Twins – RDS

Charcoal on paper – 60 x 94cm

One of our tutors at the Royal Drawing School, Constanza, brought two twin models to our class who were also her sisters. Below is some of the work from a productive day trying to capture sibling intimacy.

Charcoal on paper – 94 x 60cm
Pencil on paper – 94 x 60cm
Charcoal on paper – 94 x 60cm
Pencil on paper – 94 x 60cm
Charcoal on paper – 94 x 60cm
Pencil on paper – 94 x 60cm

Self portraits – RDS

Pencil on paper – 60 x 94cm

From the Royal Drawing School course last autumn I failed to upload much of my work. It was called ‘Transforming Observation: Dreaming, Memory and Imagination’ and was as always excellent. Above and below are some of the ‘self drawings’ that got caught in our investigations.

Charcoal, graphite and coloured pencil on paper – 64 x 135cm
Ink and wash on paper – 60 x 94cm
Pencil on paper – 60 x 94cm
Charcoal on paper – 60 x 94cm
Ink wash on paper – 94 x 2400cm
Ink wash on paper 60 x 94cm

Summer School: Life Painting

Vanessa, acrylic on canvas – 61 x 76cm (day 4 & 5)

I’ve just concluded a week’s painting at the Royal Drawing School. It was another excellent course tutored by Andy Pankhurst introducing me to colour theory, temperatures and tone, subjects I vaguely knew about but had never learnt how to apply or understand.

The challenge was to paint a single pose in three days after two preparatory days with other life models to explore figure drawing and painting. It was hard but very rewarding. I learnt about Jean Antoine Wattau, a 17th century French artist, the power of Phthalo Blue pigment and the wonderful work of Euan Unglow, a 20th century British painter.

Below is some of my preparatory work which shows my development during the intensive five days.

Acrylic sketch on canvas paper – 40 x 73cm (day 3)
Acrylic sketch on canvas paper – 40 x 51cm (day 3)
Acrylic sketch on canvas paper – 80 x 51cm (day 3)
Adrian, acrylic sketch on canvas paper – 40 x 51cm (day 2)
Conte pencil on paper – 59 x 83cm (day 1)
Charcoal on paper – 64 x 90cm (day 1)

Penultimate class at RDS

Ink washes on paper, 63 x 90cm

Last Wednesday’s session was our last with Orlando. He is an excellent teacher. We had a harpist playing for us all day. It was so beautiful! To draw and listen to the refined music, trying to capture the movement and feel of the sound felt heavenly.

Orlando described how a photograph could never capture the richness of the scene. He said the image would have been flat and devoid of the emotion imparted through the playing of the music. Only drawn or painted art could capture this.

However, I had a hard time. He rightly pushed us out of our comfort zones making us look and draw in new kinds of ways. Here, we were asked to focus on the tones of the setting not the lines of the objects or figure. I had started with hard edged washes which looked too comfortably and memetic, similar to some of the other ink drawings I’d done before. Orlando said ‘start again, completely wet the page and have another go’. I’d not even got properly started yet with the depth of tones we were working towards. I felt deflated as the drawing looked alright and now I was being told to ‘wash it out’. But Orlando was right. Somehow the necessary delicacy of the wet paper worked with the light touches of ink to capture the sounds of the harp. A whole new way of working.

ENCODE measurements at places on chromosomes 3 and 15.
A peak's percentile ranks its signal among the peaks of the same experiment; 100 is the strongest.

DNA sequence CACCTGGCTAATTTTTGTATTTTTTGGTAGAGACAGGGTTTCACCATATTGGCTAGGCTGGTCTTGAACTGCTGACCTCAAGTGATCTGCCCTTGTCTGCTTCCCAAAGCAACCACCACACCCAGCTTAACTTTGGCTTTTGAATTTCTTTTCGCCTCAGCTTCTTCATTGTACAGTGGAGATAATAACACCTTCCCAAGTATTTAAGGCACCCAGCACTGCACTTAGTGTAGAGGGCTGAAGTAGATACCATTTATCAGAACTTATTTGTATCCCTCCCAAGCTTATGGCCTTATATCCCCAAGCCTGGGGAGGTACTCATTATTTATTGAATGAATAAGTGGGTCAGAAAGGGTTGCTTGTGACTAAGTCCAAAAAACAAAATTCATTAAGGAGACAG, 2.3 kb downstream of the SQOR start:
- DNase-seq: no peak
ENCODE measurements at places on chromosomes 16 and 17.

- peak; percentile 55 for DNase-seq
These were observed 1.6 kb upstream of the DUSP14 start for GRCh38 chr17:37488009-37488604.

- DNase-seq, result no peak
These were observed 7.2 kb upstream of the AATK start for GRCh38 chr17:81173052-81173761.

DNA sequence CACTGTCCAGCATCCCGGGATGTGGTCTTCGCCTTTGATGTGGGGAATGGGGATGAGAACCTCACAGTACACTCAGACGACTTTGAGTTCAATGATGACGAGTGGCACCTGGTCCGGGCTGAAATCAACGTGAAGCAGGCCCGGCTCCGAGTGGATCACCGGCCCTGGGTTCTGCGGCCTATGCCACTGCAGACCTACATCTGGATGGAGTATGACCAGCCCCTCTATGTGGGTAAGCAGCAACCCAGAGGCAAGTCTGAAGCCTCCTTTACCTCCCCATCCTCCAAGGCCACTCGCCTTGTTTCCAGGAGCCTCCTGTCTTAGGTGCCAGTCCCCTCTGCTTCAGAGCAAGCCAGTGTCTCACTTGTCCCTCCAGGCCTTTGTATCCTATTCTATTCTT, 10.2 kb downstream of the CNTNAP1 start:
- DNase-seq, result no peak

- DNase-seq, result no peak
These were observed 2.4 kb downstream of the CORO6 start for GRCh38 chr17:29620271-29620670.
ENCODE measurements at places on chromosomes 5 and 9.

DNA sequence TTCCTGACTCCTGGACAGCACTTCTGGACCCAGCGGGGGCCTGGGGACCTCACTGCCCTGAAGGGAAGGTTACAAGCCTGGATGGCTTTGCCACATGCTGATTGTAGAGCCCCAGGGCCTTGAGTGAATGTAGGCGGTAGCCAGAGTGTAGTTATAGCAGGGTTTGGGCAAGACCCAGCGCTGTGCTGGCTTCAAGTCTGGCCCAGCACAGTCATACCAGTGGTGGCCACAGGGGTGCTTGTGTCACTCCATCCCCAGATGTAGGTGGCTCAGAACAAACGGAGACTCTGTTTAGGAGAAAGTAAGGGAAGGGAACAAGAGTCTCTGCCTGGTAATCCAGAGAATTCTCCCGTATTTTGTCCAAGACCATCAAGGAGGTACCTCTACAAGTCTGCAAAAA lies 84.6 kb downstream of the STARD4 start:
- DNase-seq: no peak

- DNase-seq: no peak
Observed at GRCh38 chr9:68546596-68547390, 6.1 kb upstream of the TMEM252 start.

Live reptile drawing class

Pinup at RDS

Today’s class consisted of four life drawing sessions with a corn snake, chameleon, white python and bearded lizard. We’d been warned of this reptile invasion and despite my initial lack of enthusiasm I was entranced by these beautiful and gentle animals.

I’d have never thought of describing a snake as ‘cute’ but they were. Strong too and inquisitive both of us and the studio space they found themselves in.

Charcoal on grey paper, 29 x 45cm

Memory drawing

Charcoal on paper, 90 x 63cm

One of the drawing exercises this week at RDS was to study a figure for 5 minutes before making a drawing from memory. We were allowed to make notes and very quick sketches in this preparatory period but were then left to make a large drawing.

Theo, our canine model, was fantastic. It was strange how easy it was to capture the likeness of a pet but so hard with a human figure. It revealed how we are so plagued by preconceptions of human form that they get in the way of making good drawings.

Space between

Ink on paper, 2no 63 x 90cm

Our RDS class this week investigated the narrative of space between two models. To prepare we started by looking at paintings and drawings by Edward Hopper, Walter Sickert and Alex Katz. The latter I’d not seen before.

All the artists communicated the sometimes strange relationships of figures within their pictures. Cherry pointed out how the spaces where the figures were located were critical to the narratives between them. Without the room, the space of a bed or the falling light upon a wall, the figures would have been lost and without meaning. Somehow the depicted space amplified the disjuncture between the figures. The Hopper paintings appeared completely ‘new’ after having been looked at this way.

Trying to capture a narrative between the two models was difficult especially as we were drawing quick poses, typically no longer than 20 minutes. Another excellent if hard class.